The New Jersey Supreme Court has ordered a new trial for Dwayne Slaughter, who was convicted of murder in the 2009 beating death of a 79-year-old man. Slaughter and his co-defendant Pritchard Watts Jr will receive a new trial now that his New Jersey appeal attorneys have determined that the original testimony from the witness was in violation of Slaughter’s rights.
According to the police reports, Slaughter’s girlfriend at the time, Tanisha Day, stated that she had overheard Slaughter say that he hoped he had not killed someone. She assumed at the time that he had “beaten somebody up,” as she told police. But in the pretrial hearings, Day changed her statement, and said that she did not remember Slaughter saying anything about the murder.
Despite the defense’s objections, William Forester, the Salem County Superior Court judge presiding over the trial, ruled that Day was lying about her memory loss, and decided to admit her prior statement about overhearing Slaughter into evidence. Judge Forester did not order Day to testify at the trial, and the defense was not able to cross-examine her. Slaughter was found guilty of aggravated manslaughter and other charges, and was sentenced to 20 years in prison. An appeals court ruled that Forester’s error was harmless, and upheld the conviction.
But in State v. Slaughter, Appellate division judge Ariel Rodriguez drew parallels between Slaughter’s case and a prior case State v. Cabbell, in which a witness provided a recorded statement, but then later decided not to testify, and claimed not to remember anything about the case. The court ruled in Cabbell that a jury must be able to hear the testimonies used in the case, and then make their decision. Rodriguez quoted the decision, saying, “A trial court may admit prior inconsistent witness statements so long as ‘the witness feigns a loss of memory on the stand.’”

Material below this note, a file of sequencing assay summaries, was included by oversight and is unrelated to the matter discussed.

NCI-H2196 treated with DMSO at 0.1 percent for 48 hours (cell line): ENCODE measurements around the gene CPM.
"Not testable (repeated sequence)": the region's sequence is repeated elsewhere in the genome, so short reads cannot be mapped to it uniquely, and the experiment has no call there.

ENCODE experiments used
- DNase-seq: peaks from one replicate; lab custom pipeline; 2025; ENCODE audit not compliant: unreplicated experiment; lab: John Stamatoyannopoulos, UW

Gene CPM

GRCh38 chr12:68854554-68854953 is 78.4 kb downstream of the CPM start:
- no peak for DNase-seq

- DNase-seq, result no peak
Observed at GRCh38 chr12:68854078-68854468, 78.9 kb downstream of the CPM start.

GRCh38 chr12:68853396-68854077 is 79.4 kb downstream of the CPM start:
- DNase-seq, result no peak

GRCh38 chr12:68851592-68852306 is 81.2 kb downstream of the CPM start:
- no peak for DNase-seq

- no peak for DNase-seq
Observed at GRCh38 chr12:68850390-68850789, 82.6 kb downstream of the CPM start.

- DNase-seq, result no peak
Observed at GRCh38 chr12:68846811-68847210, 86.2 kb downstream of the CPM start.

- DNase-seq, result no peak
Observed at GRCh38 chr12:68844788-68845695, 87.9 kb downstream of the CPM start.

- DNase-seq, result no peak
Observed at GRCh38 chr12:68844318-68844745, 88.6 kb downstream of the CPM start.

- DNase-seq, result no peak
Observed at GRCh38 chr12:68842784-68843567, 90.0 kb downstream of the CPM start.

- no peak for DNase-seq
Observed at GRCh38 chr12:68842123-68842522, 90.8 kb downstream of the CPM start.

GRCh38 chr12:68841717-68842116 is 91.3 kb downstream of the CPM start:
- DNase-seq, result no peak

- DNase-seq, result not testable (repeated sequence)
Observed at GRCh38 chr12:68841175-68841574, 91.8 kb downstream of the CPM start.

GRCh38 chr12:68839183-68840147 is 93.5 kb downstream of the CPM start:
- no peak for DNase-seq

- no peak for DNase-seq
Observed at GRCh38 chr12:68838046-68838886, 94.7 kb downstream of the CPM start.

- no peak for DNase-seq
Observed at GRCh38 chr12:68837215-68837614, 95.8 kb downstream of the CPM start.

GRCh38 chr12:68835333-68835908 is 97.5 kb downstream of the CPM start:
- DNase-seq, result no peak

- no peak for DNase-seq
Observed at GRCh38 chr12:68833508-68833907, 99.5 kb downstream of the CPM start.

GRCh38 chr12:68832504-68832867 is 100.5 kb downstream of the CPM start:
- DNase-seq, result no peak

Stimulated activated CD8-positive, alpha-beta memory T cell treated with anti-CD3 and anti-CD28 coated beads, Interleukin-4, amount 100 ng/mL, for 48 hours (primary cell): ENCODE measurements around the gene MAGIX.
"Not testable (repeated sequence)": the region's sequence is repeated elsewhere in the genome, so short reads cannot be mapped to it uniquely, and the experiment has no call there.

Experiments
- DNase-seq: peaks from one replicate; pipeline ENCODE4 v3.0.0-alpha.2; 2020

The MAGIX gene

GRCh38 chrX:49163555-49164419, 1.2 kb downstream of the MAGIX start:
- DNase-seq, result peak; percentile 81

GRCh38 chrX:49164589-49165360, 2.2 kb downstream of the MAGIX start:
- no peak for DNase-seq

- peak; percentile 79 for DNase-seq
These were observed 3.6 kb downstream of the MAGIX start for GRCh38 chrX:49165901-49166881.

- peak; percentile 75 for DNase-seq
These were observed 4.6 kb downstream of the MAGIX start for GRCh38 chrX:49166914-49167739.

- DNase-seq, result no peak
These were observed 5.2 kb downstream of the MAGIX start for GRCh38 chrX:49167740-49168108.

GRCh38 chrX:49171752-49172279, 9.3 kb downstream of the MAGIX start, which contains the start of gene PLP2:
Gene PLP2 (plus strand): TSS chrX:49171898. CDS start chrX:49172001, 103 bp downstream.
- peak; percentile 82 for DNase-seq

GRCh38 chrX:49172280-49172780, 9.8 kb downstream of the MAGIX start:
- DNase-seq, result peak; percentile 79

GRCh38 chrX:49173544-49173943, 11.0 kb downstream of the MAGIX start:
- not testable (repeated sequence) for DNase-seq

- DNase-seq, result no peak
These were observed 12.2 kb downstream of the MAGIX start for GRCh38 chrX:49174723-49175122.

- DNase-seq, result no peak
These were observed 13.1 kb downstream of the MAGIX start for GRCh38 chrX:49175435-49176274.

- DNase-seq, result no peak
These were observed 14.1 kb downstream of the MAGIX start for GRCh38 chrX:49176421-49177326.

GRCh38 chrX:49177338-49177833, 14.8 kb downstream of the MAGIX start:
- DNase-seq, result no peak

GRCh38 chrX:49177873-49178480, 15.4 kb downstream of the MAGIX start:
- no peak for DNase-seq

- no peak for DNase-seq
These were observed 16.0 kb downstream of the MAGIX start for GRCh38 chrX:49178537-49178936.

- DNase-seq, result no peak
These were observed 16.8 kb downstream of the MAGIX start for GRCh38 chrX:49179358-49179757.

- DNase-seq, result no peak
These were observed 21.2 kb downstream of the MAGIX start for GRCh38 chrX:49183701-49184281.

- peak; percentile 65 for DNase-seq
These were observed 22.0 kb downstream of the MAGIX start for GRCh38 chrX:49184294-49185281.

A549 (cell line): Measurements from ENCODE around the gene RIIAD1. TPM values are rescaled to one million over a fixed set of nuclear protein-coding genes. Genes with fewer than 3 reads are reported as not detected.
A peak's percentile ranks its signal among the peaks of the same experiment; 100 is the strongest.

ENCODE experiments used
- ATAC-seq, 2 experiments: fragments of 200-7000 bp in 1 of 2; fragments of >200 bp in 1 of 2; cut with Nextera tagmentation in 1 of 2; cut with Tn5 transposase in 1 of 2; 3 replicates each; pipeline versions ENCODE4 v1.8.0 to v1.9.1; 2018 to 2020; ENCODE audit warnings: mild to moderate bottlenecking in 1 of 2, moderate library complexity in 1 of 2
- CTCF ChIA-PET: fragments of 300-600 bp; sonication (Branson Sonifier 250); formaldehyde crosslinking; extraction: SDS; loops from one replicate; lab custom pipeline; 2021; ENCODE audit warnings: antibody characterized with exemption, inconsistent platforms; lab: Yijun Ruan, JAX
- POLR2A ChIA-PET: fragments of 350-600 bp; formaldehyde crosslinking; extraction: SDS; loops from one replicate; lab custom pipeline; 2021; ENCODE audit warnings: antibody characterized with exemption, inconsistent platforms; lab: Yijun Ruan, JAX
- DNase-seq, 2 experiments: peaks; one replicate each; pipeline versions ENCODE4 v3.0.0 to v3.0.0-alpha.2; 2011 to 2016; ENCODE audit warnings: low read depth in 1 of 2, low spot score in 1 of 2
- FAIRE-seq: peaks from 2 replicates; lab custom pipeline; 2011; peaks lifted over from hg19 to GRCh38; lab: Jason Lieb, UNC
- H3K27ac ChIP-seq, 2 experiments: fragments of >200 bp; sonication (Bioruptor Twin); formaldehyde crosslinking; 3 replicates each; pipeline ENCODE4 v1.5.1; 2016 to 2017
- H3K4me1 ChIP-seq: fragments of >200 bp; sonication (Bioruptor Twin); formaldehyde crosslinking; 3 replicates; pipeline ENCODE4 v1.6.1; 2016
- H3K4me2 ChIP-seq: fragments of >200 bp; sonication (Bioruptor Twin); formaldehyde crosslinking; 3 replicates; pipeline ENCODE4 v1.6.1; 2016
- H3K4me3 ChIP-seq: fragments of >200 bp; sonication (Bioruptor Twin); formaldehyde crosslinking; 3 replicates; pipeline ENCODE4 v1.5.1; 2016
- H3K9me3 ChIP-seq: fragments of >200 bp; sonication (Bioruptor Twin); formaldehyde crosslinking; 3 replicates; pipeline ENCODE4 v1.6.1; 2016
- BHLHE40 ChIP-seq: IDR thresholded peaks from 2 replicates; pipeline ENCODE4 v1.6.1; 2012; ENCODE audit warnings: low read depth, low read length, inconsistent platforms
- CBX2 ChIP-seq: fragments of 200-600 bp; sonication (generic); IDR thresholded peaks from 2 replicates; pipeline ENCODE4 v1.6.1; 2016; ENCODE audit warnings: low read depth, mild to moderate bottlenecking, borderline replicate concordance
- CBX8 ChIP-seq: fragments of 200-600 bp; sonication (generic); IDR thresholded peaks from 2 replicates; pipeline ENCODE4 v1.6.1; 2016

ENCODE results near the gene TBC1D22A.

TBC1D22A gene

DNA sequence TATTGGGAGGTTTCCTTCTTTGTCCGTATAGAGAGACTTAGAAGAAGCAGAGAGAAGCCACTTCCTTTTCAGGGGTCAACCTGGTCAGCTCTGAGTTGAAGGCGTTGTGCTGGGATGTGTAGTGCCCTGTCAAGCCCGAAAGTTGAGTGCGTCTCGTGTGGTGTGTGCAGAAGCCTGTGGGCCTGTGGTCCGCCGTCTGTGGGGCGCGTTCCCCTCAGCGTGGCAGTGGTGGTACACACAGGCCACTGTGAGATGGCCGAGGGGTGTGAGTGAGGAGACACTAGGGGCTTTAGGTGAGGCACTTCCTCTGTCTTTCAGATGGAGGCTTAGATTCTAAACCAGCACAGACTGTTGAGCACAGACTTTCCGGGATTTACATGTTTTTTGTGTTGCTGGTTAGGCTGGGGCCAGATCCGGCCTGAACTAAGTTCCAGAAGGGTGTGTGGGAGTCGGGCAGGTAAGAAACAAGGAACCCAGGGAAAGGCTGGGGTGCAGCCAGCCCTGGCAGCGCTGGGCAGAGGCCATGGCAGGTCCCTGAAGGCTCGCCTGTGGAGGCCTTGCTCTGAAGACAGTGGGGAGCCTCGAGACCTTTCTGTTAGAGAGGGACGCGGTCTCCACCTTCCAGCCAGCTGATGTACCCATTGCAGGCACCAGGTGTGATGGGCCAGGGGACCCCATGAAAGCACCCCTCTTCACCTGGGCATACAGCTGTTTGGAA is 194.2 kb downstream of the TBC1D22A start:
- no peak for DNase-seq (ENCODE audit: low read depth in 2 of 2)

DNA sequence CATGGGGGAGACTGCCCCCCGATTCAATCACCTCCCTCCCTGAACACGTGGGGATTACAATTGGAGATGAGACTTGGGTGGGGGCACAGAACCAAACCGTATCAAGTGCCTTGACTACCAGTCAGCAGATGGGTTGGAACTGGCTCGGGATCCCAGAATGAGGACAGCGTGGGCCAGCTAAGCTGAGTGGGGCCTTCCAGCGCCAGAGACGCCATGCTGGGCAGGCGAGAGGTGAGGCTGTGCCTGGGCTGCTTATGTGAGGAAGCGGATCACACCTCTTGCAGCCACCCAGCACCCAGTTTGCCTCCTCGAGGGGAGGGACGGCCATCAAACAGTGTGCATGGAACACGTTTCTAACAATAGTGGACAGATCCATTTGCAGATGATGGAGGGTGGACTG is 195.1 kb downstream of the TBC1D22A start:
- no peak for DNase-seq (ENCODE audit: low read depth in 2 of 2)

New Jersey appeal attorneys say that the proper course of action should have been to provide the jury with a chance to hear Day’s testimony, and her claim of forgetting the statement, as part of the trial. Cross-examination is a crucial part of the trial-by-jury process as well, and the defense should have been given a chance to examine Day’s statements and confusion to provide the jury with a fuller sense of the case.
If you have been accused of a crime in New Jersey, you have the right to a trial by a jury of your peers, at which evidence is presented to defend your innocence or prove your guilt. The jury’s job is to make a determination of guilt or innocence based on the entire scope of the case, and when a judge blocks the jury members from hearing all sides of the story, your criminal conviction could be unlawful, and have grounds for an appeal or even a new trial.
At Helmer, Conley, and Kasselman, PA, our appeal attorneys represent New Jersey clients who have had their rights violated during the criminal justice process, and are serving unlawful sentences. Contact an HCK appeal attorney today to discuss your options for appeal.